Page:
THE STORY OF THE SQUARE
Quilt 3, Square 13
Artist: Helga Shepard
The train from Berlin was an adventure for me. I remember my parents, at a distance, in the station, but I was excited because I was going to share a coach with my older brother. At the age of six, I had no understanding of what was happening in Germany under Hitler, nor of the consequences of leaving my family. Only much later did I come to grasp the magnitude of the thunderbolt that deprived me of country and community, of my place in a family that loved me — as I would never feel loved again.
My brother and I were separated upon arrival in England; I scarcely saw him after that. First, I was sent to Nottingham, to a cousin of my father’s, and I started school there. A few months later, I was sent to another relative in London. Soon, due to the Blitz, there was evacuation to Oxford, where I stayed with a woman who had a private school. After a while, the maid having left, the family in Nottingham wanted me back — as a slave. ‘Five, six, pick up sticks!’ and mow the lawn, feed the chickens and weed the garden; make breakfast and serve it upstairs to them; dust and shop and clean — but nothing was ever done to the woman’s satisfaction. First she hit me, then she used a whip, but it was her constant humiliation and shaming that hurt the most. After several bitter years, I was sent to a hostel and then a boarding school for a few months.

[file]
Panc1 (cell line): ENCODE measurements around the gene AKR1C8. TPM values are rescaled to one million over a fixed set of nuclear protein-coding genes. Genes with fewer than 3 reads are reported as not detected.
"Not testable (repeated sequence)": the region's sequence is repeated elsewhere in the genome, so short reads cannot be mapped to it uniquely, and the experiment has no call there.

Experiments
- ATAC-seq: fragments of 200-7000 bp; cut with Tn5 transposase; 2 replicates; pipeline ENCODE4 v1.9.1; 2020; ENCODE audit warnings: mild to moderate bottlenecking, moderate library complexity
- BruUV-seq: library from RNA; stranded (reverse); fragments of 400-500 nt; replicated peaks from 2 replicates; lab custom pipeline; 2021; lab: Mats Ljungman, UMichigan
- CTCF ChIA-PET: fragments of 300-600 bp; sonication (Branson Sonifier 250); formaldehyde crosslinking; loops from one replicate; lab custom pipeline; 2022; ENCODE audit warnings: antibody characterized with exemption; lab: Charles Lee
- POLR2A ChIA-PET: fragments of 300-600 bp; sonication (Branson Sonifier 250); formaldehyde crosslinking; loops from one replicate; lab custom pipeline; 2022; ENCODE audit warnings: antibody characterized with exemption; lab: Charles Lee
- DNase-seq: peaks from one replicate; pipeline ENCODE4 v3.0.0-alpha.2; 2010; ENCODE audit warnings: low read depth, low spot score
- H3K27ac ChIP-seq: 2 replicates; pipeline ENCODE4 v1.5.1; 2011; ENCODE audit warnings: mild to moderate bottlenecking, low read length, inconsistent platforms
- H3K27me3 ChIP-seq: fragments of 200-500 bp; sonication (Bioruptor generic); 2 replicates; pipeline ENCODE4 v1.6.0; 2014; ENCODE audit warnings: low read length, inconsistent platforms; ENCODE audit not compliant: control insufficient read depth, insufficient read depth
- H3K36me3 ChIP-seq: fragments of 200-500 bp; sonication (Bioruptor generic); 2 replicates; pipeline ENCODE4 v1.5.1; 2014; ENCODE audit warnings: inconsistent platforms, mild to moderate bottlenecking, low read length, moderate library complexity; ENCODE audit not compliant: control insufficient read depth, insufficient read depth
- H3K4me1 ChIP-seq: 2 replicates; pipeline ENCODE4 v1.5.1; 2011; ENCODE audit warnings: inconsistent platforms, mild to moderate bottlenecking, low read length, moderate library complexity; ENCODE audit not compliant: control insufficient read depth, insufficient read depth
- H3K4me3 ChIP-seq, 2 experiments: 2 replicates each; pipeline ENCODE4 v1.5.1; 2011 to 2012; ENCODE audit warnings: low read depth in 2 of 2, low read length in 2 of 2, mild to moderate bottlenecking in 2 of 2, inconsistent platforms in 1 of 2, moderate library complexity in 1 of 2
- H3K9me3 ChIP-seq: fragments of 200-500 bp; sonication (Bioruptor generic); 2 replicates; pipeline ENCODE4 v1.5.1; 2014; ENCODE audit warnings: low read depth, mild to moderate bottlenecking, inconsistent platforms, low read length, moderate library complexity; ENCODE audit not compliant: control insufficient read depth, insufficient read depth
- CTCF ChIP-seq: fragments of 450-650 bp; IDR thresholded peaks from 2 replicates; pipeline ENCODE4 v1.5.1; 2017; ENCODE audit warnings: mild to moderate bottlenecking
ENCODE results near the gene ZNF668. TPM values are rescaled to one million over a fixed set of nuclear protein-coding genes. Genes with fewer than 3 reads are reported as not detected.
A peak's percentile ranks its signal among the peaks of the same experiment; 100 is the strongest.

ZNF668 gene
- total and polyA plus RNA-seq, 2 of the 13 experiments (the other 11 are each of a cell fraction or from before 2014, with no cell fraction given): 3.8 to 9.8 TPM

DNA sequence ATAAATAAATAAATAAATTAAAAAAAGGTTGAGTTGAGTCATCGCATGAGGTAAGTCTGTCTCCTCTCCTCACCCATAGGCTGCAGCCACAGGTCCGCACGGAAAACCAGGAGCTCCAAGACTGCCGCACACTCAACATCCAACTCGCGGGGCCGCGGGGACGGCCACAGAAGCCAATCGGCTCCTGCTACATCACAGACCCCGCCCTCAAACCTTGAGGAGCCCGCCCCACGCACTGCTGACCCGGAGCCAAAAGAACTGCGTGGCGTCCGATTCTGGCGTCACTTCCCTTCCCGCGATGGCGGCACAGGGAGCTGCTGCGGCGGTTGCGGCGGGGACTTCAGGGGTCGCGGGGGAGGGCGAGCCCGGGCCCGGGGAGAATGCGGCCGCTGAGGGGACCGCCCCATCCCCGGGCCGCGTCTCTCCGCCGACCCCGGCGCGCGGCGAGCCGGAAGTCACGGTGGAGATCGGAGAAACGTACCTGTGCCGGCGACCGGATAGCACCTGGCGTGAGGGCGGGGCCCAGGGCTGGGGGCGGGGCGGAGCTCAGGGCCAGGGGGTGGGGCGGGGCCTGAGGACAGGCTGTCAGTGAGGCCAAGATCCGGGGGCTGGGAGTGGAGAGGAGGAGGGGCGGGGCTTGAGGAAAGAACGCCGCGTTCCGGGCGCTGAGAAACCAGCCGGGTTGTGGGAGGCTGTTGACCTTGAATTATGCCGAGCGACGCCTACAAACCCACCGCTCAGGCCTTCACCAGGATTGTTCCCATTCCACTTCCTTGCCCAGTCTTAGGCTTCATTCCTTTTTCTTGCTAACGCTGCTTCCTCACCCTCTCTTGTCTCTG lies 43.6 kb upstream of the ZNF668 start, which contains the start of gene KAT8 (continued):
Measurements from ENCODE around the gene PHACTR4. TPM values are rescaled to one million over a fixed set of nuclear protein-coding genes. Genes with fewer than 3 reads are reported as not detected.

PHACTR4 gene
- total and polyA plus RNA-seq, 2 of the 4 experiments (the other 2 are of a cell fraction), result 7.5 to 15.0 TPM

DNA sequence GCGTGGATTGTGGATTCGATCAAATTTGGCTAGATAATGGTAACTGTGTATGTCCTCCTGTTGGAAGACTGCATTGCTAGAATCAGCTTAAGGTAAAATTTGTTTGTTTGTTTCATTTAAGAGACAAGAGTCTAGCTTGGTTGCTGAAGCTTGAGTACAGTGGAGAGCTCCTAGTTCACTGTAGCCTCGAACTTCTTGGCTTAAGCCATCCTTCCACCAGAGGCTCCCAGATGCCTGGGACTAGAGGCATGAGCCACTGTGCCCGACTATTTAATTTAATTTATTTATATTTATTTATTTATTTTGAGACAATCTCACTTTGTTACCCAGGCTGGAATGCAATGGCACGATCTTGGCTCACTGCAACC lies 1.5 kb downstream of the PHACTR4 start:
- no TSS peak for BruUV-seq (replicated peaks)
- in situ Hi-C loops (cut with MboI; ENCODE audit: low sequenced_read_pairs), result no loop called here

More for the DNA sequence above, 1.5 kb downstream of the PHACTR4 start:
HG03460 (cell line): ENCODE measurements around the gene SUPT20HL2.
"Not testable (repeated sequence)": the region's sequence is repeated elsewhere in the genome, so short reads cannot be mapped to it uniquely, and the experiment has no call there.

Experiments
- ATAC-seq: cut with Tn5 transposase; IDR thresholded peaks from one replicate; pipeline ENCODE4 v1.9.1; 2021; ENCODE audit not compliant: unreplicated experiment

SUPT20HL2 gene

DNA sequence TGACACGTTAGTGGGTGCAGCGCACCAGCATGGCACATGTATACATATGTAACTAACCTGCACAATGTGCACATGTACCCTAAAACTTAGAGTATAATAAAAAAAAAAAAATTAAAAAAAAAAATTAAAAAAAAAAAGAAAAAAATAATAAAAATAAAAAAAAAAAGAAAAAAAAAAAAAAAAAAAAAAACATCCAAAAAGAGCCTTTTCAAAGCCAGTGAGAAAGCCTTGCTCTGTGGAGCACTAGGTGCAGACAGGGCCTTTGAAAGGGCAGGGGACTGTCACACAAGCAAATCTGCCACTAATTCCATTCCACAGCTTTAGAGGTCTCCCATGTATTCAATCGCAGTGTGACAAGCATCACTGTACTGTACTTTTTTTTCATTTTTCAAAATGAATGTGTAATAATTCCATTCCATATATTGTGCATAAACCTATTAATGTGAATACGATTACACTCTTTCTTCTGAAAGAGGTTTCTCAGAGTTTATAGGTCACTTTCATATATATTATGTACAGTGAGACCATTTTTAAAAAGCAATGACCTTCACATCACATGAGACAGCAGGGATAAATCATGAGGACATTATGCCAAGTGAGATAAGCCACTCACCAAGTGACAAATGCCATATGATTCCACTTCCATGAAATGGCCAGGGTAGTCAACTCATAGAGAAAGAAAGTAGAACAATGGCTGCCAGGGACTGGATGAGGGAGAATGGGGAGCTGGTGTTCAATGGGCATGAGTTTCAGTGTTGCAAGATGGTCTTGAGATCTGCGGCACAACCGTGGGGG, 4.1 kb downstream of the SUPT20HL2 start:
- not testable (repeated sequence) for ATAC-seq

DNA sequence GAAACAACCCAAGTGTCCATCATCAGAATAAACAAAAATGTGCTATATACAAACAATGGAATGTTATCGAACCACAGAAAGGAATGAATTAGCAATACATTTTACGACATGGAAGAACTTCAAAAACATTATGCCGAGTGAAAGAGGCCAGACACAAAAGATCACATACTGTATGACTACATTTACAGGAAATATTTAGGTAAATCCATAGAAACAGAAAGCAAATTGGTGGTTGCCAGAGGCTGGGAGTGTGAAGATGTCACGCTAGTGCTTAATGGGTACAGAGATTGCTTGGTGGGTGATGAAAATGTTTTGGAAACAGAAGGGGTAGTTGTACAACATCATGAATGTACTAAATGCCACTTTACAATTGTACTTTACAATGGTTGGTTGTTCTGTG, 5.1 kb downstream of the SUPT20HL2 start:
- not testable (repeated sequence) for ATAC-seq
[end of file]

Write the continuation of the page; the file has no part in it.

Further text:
After eight years, there was reunion with my parents in Paris. The war years and their ordeals had brought about cataclysmic changes. We could not take up our previous roles and it was heart wrenching for all of us, exacerbated by the death of my brother at age 18, three years after reaching London.
The Korean war brought my father to the idea of coming to America. The day after arriving in New York I found work, and soon started going to school at night. It took me sixteen years to get my bachelor’s degree.
There are many consequences of the Kindertransport experience.
Luckily, psychotherapy helped me to unravel the pain and sadness, the loss of family and love, and to accept the loneliness. There is continuing self-education: how to deal with feeling like an outsider, and with comments that sting. How to be a good parent and send your children out into a world you have to learn to trust again. But always, there is the gratitude for being gloriously alive, when millions of others did not have that chance.
New York City